And if it was so fabulous, why was there still so much left after a couple of days? Because we made TWO apple pies….
We have the most wonderful neighbours. Last weekend, I got a message saying “I have apples. You make great crust. How about: I make filling and crumb topping. You make a double crust. We merge efforts and magically two pies appear!”
How can I say no to such an offer?!
Because she’s right. I do make great crust. In fact, I’d go so far as to say that I used to make THE greatest crust. But a while back, T asked me to teach him how to make pastry. And naturally, now HE makes the greatest crust (mine is a close second).
So I informed T that he had to make pastry for two pies and that they would prepare the apples next door. The next morning, armed with pastry, dough scraper and our superpeel, we hopped over the fence and proceeded to have way too much fun constructing pies.
The original plan was to put a crumb topping on both pies. But I neeeeeded to play with my SuperPeel. I was really anxious to try lifting a lattice topping.
Oh my!!! The superpeel really is super. I too was amazed by the lattice piecrust video (superpeel.com video: “Make a Pie! Moving Pastry Made Simple!”) and HAD to try it! I must confess I wasn’t quite as successful as the person on the video but I think it’s because my lattice was rather lacy in comparison. I think the pie looked beautiful (others disagreed, in a mocking but friendly way, saying that looks weren’t everything and that they were sure it would taste alright).
All in all, we had a great time building pies together. And while the pies were finishing baking, we drank coffee and snacked on just baked pastry strips flavoured with cinnamon sugar. Life doesn’t get much better, does it?
Apple Rosemary Pie
filling based on epicurious.com’s Apple and Rosemary Tarte
- 1 c unbleached all-purpose flour
- ½ tsp salt
- ⅓ c lard
- ICE-COLD water (anywhere from 2 Tbsp to ½ c)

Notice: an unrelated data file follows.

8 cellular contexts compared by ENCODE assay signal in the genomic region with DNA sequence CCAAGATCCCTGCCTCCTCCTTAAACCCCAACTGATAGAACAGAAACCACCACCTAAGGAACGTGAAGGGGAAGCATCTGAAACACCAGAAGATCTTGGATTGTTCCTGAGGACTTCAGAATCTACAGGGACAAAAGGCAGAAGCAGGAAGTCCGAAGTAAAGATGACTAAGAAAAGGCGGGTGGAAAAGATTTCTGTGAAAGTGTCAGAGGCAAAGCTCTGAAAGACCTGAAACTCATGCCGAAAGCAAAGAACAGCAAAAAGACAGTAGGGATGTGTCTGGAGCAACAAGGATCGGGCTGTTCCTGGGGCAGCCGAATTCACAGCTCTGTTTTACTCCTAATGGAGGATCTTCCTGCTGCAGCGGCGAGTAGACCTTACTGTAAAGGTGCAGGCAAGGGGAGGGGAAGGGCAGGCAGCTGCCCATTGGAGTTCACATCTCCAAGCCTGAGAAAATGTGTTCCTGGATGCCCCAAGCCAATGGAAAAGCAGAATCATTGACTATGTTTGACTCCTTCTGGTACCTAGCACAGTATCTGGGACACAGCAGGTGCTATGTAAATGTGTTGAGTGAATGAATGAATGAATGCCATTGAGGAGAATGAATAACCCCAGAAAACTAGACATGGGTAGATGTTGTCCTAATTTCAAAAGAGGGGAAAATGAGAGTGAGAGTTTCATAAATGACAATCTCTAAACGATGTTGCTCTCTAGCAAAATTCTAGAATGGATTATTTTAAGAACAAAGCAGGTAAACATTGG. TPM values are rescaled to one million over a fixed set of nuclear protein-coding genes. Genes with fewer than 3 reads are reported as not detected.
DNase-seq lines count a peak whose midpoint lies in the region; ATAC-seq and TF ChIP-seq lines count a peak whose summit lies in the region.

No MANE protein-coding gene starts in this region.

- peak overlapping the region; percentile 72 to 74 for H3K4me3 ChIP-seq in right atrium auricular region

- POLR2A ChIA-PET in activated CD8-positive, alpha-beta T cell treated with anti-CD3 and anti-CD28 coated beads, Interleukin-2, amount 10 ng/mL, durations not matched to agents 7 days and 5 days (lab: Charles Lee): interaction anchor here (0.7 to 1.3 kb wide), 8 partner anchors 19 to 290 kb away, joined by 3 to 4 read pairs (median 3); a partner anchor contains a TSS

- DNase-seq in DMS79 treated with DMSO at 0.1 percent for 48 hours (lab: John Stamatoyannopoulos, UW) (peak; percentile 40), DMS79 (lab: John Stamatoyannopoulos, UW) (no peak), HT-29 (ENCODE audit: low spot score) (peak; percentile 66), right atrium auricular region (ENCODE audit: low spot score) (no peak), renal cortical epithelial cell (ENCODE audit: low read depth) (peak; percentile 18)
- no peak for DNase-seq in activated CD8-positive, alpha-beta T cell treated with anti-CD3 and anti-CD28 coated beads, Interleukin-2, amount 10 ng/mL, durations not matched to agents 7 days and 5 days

- 6 apples
- ⅔ c sugar
- 1 Tbsp fresh rosemary leaves
- 2 Tbsp flour (or thereabouts)
- 1 tsp salt
- Pastry: Mix the flour and salt together in a bowl. Cut the lard into the flour and salt until it is pea sized. Add ICE-COLD water a little at a time and mix lightly until it is pastry consistency. Use a pastry cutter if your hands are warm or use your hands if you have cold hands like mine. Please note that the amount of water changes drastically, depending on the humidity. (For whatever pastry recipe you use, if it is very humid, reduce the amount of water called for.)
- Wrap it tightly in plastic. REFRIGERATE AT LEAST ONE HOUR.
- Filling: Put sugar into a bowl.
- Wash apples. Peel, core and slice them in wedges. Put each sliced apple into the bowl of sugar and gently swish the slices around to coat with sugar to stop browning.
- Chop the rosemary finely and mix it into the apples.
- Assemble the pie: Handling the pastry as little as possible, place it on a lightly floured board. Cut it in half. Roll out one half into a large round that will fill a pie plate leaving about an inch hanging over the edge.
- Add flour to the apple mixture and stir well. Dump it into the prepared bottom crust.
- Once again, handling the pastry as little as possible, roll out the other half to create the top crust. Cut it in strips to create a lattice top to drape it over the apples, trimming to leave about an inch hanging over. Keep the trimmings!! Gently fold the bottom edge over the lattice work and pinch the two crusts together. If the pastry seems dry (it shouldn’t) use water or fruit juice to help to seal it. (Put the trimmings onto a cookie sheet and scatter with sugar and cinnamon. Set aside.)
- Bake the pie and pastry strips for about 15 minutes at 425F – until the crust is beginning to turn gold. Then turn the oven down to 350F and continue baking the pie for 20 to 30 minutes more: until the filling is bubbling in centre. At the same time that you turn the oven down, take the pastry strips out of the oven.
Serve hot or cold – as is, or with ice cream. Or sharp cheddar. Or goat’s cheese. Serve the leftovers (if there are any) for breakfast with yoghurt.
Note that the juice might have a tendency to overflow while the pie is baking. Make sure there is a tray on the next rack down to catch the juices. (It’s much easier to clean a tray than to clean the oven.)
Rosemary in apple pie is fantastic!
Which shouldn’t really come as a surprise because apple lavender pie is so delicious. But I think the rosemary has a slight edge over the lavender and I’ll definitely make this pie again!
Oh yes, don’t let me forget to say that the other pie we made was a sugar and cinnamon version with a crumb topping. It too was delicious! (Sorry no photographic evidence. We were very busy licking our plates clean.)
Hmmm, is it time to make pies again?